When we look below the ocean’s surface itself, Australia’s connectivity to the rest of the world relies on vast network of cables sitting along the seabed. Although difficult to access, internet cables running along the seabed are extremely vulnerable, and often irreplaceable. Notably, Australia’s vulnerability below the ocean surface is well-known.

Already, several nations in the Indo-Pacific have the technology and vessels capable of tampering with such infrastructure in a stealthily manner. And, whilst damage caused by natural disasters cannot necessarily be prevented, damage undertaken by malicious actors can be mitigated.

In 2019, it was announced that the presence of unmanned maritime systems the Indo-Pacific was likely to increase as a result of development plans announced by Japan, South Korea, and Singapore. Singapore has tested maritime surface vehicles, with Japan and South Korea investing in underwater maritime systems for surveillance purposes.

Investment in unmanned maritime systems (UMSs)

Given the broader deterioration in global security and the advent of tensions in the Indo-Pacific and the Ukraine, more needs to be done to secure critical infrastructure, particularly at sea. Unmanned maritime systems can be one part of the solution.

When we discuss unmanned maritime systems, we are collectively discussing those which can remain on the water’s surface, and those which can dive deep below, where it would otherwise be inaccessible by humans.

Carrying a vast array of security benefits due to their operational capacity, the depth they can achieve, and the intelligence, surveillance, and reconnaissance (ISR) they can gather, their agility also rests on the fact that they can be operated remotely, semi-autonomously, or (with technological advancements) autonomously.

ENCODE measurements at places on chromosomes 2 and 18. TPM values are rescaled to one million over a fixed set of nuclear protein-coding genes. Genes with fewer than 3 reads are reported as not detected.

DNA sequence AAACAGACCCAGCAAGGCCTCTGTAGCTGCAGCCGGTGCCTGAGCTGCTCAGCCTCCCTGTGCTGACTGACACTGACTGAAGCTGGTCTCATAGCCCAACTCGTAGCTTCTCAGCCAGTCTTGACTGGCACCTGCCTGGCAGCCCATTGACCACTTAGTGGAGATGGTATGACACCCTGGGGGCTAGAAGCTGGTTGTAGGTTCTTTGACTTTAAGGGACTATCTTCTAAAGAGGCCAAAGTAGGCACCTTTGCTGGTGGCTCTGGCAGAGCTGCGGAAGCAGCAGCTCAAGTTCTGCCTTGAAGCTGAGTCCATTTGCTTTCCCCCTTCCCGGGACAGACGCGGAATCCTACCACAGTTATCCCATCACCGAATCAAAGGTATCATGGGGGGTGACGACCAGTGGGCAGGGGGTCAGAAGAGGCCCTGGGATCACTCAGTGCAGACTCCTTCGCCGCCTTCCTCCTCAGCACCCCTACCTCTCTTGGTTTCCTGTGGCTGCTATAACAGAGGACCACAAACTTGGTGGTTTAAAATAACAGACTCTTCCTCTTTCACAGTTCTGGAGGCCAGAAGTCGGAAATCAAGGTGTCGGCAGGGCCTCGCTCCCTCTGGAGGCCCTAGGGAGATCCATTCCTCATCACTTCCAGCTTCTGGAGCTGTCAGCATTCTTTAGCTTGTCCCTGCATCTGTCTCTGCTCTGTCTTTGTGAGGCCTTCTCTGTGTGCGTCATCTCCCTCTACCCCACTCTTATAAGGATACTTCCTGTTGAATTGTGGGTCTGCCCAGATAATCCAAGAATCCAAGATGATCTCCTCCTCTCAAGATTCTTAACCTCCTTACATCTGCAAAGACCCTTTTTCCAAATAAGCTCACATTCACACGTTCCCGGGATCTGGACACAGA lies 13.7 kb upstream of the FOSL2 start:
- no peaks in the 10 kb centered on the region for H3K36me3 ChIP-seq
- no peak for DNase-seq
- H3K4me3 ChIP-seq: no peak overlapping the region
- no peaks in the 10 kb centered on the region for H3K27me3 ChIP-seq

Such vehicles located around Australia’s maritime borders and more broadly, the Indo-Pacific have the potential to contribute to regional surveillance, mine detection, coastal patrols, combatting illegal fishing boats, monitoring oil pollution, and potential human trafficking.

Additionally, such systems can be equipped with sensors, weapons, or other payloads and can have extended endurance. They are also in many respects more cost effective, as they do not depend on a manned crew.

With the rapid development of malicious underwater drones, it is even more crucial that governments and militaries counter emerging threats by equally developing UMSs that can mitigate the threat posed by malicious attacks by foreign entities, and malicious underwater drones.

Already drones are being deployed for ISR, mine detection, search and rescue, military operations and maritime countermeasures. It makes sense that such technologies can be employed to secure infrastructure in which Australia’s trade, economy and security depends.

Investment in unmanned drones is already underway by the Australian government and the Australian Defence Force, with several projects in development to increase Australia’s surveillance capabilities at sea. An example includes the Triton Unmanned Aerial System, that will be used for maritime patrol and other surveillance roles. Other capabilities being funded in a maritime context include submarines and forms part of the AUKUS agreement entered under the last government. However, most projects are largely aerial rather than surface or underwater.

Pleasingly, the Australian Government and Defence Force have made positive steps in securing underwater capabilities, yet we remain somewhat behind our regional counterparts. The need for such capabilities is not a new one, with academics and specialists urging further investment in this field since the mid 2010s.

Development of UMS capabilities in Australia

Whilst it has been announced that Australia would be developing and funding unmanned submarines, more needs to be achieved in order to properly secure Australia’s critical infrastructure at sea. Critical infrastructure in which the entire nation depends.